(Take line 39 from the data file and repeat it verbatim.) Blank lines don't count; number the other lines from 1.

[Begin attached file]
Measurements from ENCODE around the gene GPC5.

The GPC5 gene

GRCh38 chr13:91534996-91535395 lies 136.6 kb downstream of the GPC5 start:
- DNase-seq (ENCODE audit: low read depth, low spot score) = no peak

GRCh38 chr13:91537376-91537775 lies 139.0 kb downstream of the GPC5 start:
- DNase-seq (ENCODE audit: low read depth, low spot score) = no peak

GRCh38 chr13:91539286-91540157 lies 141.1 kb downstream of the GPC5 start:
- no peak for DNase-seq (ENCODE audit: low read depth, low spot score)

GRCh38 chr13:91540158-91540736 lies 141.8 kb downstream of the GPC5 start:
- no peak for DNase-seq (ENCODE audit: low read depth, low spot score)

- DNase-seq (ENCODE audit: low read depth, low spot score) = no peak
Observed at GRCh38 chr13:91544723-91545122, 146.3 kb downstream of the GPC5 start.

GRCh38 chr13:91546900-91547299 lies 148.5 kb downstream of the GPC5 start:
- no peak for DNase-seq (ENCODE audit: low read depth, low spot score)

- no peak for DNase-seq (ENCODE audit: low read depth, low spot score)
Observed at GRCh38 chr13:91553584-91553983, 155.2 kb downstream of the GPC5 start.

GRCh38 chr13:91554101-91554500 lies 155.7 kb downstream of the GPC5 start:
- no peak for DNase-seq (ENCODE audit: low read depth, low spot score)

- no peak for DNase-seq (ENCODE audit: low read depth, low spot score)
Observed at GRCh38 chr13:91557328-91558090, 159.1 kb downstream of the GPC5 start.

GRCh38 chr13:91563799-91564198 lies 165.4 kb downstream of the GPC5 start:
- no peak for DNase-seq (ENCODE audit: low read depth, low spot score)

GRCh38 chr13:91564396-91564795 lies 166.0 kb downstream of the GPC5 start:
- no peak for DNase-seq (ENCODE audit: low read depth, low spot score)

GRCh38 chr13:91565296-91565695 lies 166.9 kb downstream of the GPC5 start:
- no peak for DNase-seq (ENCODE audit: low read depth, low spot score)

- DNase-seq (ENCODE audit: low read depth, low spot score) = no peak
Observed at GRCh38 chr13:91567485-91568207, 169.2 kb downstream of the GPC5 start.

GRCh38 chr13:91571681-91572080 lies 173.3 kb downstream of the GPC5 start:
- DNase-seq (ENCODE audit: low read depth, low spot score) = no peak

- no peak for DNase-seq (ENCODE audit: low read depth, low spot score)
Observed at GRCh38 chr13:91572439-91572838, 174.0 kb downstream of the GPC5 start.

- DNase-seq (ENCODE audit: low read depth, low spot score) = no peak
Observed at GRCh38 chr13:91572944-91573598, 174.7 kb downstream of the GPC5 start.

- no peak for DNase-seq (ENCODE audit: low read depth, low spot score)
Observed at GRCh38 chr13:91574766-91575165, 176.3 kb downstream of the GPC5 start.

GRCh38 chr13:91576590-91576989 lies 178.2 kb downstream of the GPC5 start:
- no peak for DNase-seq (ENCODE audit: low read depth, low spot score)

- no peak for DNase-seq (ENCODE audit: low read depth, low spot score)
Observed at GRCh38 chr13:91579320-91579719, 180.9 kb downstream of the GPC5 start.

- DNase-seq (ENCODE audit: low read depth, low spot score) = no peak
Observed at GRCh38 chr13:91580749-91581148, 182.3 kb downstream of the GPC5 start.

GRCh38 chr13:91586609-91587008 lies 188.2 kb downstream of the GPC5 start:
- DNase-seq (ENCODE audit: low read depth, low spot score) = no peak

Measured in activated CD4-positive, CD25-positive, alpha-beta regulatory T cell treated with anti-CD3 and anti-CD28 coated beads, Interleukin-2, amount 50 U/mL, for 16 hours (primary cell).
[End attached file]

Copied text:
- no peak for DNase-seq (ENCODE audit: low read depth, low spot score)